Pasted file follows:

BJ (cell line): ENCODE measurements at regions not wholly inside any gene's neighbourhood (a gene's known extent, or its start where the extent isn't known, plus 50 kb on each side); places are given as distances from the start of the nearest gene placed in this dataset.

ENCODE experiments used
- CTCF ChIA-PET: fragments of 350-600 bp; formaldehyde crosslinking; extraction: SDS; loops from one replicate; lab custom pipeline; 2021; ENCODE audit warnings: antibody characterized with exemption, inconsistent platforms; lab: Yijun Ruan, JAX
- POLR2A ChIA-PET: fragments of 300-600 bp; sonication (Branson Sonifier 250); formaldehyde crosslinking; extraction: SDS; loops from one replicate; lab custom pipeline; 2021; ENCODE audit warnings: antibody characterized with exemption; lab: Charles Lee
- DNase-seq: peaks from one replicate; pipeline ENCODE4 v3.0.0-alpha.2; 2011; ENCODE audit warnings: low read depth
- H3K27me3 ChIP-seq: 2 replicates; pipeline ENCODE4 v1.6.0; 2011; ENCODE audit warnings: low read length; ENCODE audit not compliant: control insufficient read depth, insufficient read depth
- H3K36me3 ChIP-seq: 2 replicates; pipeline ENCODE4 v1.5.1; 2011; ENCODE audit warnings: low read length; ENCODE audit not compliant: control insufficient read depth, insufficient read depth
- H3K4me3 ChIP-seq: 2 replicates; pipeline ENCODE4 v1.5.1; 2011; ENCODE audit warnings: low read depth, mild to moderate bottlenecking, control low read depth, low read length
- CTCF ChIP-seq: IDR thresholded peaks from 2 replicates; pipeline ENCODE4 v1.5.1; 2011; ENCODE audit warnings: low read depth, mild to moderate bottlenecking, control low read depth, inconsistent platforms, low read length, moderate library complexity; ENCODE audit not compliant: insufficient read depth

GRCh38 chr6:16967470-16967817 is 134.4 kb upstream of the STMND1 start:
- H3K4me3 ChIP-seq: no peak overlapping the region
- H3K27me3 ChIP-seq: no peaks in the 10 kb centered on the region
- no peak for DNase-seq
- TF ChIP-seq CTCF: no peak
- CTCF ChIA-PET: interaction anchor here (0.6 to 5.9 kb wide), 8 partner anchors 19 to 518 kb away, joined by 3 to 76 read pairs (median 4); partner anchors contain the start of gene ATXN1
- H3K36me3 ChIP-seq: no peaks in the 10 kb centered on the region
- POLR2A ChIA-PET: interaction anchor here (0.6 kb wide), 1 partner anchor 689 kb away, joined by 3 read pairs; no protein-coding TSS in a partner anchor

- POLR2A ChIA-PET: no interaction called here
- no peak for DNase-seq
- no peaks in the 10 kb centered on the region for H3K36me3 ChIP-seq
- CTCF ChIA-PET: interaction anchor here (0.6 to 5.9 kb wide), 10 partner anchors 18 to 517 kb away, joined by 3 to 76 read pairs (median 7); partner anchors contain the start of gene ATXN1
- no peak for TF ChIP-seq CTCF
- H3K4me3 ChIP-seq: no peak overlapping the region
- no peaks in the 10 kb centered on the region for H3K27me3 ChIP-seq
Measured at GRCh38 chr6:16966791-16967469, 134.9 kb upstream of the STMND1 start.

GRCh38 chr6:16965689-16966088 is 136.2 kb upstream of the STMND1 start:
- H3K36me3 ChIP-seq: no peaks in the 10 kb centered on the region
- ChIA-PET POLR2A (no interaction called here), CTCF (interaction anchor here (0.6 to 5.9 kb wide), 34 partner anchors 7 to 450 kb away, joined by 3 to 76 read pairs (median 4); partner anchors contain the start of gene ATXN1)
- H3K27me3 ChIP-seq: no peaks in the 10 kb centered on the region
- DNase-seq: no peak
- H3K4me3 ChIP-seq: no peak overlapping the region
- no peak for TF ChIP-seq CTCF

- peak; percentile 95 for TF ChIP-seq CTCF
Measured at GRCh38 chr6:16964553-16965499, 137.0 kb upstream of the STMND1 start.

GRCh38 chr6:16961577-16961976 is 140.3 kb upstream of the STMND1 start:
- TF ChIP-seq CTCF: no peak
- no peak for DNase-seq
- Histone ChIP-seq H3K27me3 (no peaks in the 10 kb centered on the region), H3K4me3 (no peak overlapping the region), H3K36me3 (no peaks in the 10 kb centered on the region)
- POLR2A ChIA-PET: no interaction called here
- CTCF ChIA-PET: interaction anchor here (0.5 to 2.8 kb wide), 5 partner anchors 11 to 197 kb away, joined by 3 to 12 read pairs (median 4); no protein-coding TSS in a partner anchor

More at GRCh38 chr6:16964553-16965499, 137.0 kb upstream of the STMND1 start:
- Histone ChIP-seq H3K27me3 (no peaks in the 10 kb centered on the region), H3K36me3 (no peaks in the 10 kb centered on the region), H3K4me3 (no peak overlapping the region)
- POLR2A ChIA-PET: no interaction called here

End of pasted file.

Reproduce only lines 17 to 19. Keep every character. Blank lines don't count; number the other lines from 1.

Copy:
- POLR2A ChIA-PET: interaction anchor here (0.6 kb wide), 1 partner anchor 689 kb away, joined by 3 read pairs; no protein-coding TSS in a partner anchor

- POLR2A ChIA-PET: no interaction called here
- no peak for DNase-seq